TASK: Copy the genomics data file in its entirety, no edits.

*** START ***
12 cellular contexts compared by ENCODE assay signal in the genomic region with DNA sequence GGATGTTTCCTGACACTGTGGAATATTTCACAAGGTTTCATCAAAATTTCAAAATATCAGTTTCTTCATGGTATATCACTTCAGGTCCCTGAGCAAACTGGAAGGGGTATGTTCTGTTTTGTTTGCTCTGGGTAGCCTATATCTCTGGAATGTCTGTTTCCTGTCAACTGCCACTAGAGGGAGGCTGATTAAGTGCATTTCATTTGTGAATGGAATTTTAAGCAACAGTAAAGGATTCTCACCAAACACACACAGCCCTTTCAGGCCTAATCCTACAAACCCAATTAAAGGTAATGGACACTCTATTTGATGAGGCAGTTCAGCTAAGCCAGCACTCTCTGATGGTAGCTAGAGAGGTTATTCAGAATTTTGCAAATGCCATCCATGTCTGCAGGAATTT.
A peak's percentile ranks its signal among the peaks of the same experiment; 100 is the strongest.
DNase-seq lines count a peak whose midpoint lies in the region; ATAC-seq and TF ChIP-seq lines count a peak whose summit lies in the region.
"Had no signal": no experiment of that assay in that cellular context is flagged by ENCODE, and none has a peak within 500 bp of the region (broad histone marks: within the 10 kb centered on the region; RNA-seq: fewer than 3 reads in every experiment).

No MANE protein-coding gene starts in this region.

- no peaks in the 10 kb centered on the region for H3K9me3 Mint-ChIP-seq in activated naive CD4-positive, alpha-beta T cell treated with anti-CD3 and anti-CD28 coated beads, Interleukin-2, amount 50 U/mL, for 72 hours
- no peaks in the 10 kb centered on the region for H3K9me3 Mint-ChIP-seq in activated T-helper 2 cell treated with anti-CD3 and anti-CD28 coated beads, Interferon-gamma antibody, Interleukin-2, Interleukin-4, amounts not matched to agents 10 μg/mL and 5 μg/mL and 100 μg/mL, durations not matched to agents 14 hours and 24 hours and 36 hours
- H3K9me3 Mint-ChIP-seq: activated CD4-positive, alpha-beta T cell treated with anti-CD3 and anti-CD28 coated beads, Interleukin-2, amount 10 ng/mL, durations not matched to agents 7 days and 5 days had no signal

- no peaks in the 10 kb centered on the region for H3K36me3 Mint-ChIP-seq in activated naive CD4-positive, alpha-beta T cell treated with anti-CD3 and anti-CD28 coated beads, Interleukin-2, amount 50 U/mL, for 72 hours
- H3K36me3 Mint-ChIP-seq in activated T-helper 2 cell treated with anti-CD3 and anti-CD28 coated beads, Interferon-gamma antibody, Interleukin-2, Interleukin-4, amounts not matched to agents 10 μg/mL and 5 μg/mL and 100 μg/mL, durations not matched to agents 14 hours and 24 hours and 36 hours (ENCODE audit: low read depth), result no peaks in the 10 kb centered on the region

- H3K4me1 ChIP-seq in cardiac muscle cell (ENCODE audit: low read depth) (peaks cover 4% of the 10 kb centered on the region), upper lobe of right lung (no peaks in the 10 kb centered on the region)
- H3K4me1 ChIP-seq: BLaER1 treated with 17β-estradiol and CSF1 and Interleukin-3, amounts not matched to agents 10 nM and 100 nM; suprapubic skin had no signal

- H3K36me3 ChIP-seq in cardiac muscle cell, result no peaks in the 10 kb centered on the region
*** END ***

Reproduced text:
12 cellular contexts compared by ENCODE assay signal in the genomic region with DNA sequence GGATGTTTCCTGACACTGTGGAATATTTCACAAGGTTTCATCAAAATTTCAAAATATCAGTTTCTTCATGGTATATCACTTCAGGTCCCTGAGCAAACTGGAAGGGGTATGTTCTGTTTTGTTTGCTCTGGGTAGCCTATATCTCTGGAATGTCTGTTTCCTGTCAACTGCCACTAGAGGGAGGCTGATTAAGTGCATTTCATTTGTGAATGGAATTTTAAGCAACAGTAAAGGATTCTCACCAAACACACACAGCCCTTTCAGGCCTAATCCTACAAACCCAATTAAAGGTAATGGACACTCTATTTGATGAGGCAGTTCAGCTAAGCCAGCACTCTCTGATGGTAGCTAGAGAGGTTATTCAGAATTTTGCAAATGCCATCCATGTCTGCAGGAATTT.
A peak's percentile ranks its signal among the peaks of the same experiment; 100 is the strongest.
DNase-seq lines count a peak whose midpoint lies in the region; ATAC-seq and TF ChIP-seq lines count a peak whose summit lies in the region.
"Had no signal": no experiment of that assay in that cellular context is flagged by ENCODE, and none has a peak within 500 bp of the region (broad histone marks: within the 10 kb centered on the region; RNA-seq: fewer than 3 reads in every experiment).

No MANE protein-coding gene starts in this region.

- no peaks in the 10 kb centered on the region for H3K9me3 Mint-ChIP-seq in activated naive CD4-positive, alpha-beta T cell treated with anti-CD3 and anti-CD28 coated beads, Interleukin-2, amount 50 U/mL, for 72 hours
- no peaks in the 10 kb centered on the region for H3K9me3 Mint-ChIP-seq in activated T-helper 2 cell treated with anti-CD3 and anti-CD28 coated beads, Interferon-gamma antibody, Interleukin-2, Interleukin-4, amounts not matched to agents 10 μg/mL and 5 μg/mL and 100 μg/mL, durations not matched to agents 14 hours and 24 hours and 36 hours
- H3K9me3 Mint-ChIP-seq: activated CD4-positive, alpha-beta T cell treated with anti-CD3 and anti-CD28 coated beads, Interleukin-2, amount 10 ng/mL, durations not matched to agents 7 days and 5 days had no signal

- no peaks in the 10 kb centered on the region for H3K36me3 Mint-ChIP-seq in activated naive CD4-positive, alpha-beta T cell treated with anti-CD3 and anti-CD28 coated beads, Interleukin-2, amount 50 U/mL, for 72 hours
- H3K36me3 Mint-ChIP-seq in activated T-helper 2 cell treated with anti-CD3 and anti-CD28 coated beads, Interferon-gamma antibody, Interleukin-2, Interleukin-4, amounts not matched to agents 10 μg/mL and 5 μg/mL and 100 μg/mL, durations not matched to agents 14 hours and 24 hours and 36 hours (ENCODE audit: low read depth), result no peaks in the 10 kb centered on the region

- H3K4me1 ChIP-seq in cardiac muscle cell (ENCODE audit: low read depth) (peaks cover 4% of the 10 kb centered on the region), upper lobe of right lung (no peaks in the 10 kb centered on the region)
- H3K4me1 ChIP-seq: BLaER1 treated with 17β-estradiol and CSF1 and Interleukin-3, amounts not matched to agents 10 nM and 100 nM; suprapubic skin had no signal

- H3K36me3 ChIP-seq in cardiac muscle cell, result no peaks in the 10 kb centered on the region